Protecting oceans

Our oceans are currently facing unprecedented challenges.  These include climate change and over-fishing. It also includes the prevalence of plastics. That is why it is more important than ever to take action to ensure our seas are healthy, abundant and resilient. I am encouraged that the UK is on course to protect over half of its waters and I join Greenpeace in calling for the UK and other countries to work together towards a new global commitment for a UN high seas treaty. This would pave the way to protect at least 30% of the world's ocean by 2030.

41 new Marine Conservation Zones have recently been created. The UK now has 355 Marine Protected Areas of different types, spanning 220,000 square km. No new activities deemed damaging will be allowed to take place in these areas and existing harmful activities will be minimised or stopped to allow important habitats to recover. A review has now been launched into whether and how Highly Protected Marine Areas, the strongest form of marine protection, could be introduced in English seas.

I am also pleased that the UK is on track to protect 4 million square kilometres of ocean across our Overseas Territories by 2020, and is backing an Ascension Island bid to protect 100 per cent of its offshore waters.

I understand concerns about the impact plastics, particularly micro-plastics, can have on the marine environment and fish.  A ban on the use of microbeads in rinse-off cosmetics and personal care products is now in force, regardless of whether they are used as exfoliants, cleansers or otherwise.  Equally, a ban on the supply of plastic straws, drinks stirrers and cotton buds will come into force in April 2020. The ban will include exemptions to ensure that those with medical needs or a disability are able to continue to access plastic straws. A further consultation on a plan for a deposit return scheme for drinks containers has also recently closed. These measures should lessen the potential for material to become microplastic in the long term.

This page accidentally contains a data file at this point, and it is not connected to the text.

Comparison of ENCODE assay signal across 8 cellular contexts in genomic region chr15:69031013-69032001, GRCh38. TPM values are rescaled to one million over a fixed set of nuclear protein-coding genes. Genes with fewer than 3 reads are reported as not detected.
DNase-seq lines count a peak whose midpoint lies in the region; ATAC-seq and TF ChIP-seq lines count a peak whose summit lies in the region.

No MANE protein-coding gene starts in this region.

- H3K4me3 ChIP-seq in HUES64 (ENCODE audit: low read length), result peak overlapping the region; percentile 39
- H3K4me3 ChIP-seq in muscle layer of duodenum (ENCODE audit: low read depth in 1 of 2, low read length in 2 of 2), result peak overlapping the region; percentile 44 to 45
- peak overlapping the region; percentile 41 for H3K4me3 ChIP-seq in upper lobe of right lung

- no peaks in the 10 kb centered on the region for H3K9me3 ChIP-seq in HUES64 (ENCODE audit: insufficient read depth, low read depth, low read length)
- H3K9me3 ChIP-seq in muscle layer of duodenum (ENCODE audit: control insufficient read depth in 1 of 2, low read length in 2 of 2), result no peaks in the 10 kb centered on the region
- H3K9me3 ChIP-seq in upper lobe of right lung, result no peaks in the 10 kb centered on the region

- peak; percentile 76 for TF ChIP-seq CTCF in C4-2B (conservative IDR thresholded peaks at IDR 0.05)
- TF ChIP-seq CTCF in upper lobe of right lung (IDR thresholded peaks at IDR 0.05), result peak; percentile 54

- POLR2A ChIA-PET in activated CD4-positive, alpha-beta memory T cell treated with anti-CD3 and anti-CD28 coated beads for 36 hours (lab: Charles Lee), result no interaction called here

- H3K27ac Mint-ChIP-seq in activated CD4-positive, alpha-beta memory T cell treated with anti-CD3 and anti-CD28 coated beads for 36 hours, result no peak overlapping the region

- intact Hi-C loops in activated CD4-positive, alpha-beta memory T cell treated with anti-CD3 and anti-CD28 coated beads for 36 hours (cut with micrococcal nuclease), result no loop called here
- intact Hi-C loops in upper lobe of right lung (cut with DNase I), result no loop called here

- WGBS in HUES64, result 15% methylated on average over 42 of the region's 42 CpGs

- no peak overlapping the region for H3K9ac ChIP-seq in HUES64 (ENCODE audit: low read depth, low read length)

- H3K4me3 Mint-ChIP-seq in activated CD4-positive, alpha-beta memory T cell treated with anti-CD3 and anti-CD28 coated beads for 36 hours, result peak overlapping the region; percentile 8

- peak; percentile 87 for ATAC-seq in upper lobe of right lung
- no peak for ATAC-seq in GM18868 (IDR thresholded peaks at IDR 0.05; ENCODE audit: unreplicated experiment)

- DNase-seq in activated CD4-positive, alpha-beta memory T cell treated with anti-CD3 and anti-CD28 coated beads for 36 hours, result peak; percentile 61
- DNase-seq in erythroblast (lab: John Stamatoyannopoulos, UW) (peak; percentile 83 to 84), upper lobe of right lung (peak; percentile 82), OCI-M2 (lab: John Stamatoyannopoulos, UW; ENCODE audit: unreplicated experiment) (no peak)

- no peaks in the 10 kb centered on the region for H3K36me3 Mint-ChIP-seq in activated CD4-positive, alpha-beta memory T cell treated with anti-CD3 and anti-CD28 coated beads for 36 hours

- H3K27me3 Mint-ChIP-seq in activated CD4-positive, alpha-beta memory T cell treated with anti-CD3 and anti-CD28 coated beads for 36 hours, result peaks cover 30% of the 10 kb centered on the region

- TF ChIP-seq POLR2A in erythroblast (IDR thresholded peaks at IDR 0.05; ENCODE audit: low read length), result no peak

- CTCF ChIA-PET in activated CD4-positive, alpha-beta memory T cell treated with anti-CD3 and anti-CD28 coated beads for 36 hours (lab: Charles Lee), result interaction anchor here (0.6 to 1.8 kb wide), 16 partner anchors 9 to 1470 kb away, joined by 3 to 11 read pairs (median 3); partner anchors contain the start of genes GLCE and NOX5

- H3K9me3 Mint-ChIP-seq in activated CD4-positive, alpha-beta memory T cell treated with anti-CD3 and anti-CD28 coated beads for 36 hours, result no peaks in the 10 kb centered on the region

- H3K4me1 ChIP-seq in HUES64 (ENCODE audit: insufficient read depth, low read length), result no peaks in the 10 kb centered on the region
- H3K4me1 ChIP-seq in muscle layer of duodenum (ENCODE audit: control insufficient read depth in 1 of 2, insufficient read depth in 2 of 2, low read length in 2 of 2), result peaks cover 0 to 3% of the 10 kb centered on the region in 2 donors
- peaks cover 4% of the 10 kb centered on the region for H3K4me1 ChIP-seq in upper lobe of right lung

In 2018, £200,000 was pledged for scientists at the University of Plymouth to explore how particles from tyres, synthetic materials such as polyester, and fishing gear enter our waterways and oceans.  The UK has also committed £61.4 million to boost global research and help countries across the Commonwealth stop plastic waste from entering the oceans.

Finally, the forthcoming International Ocean Strategy will set out plans to work with international partners to secure a sustainable, prosperous and secure ocean future.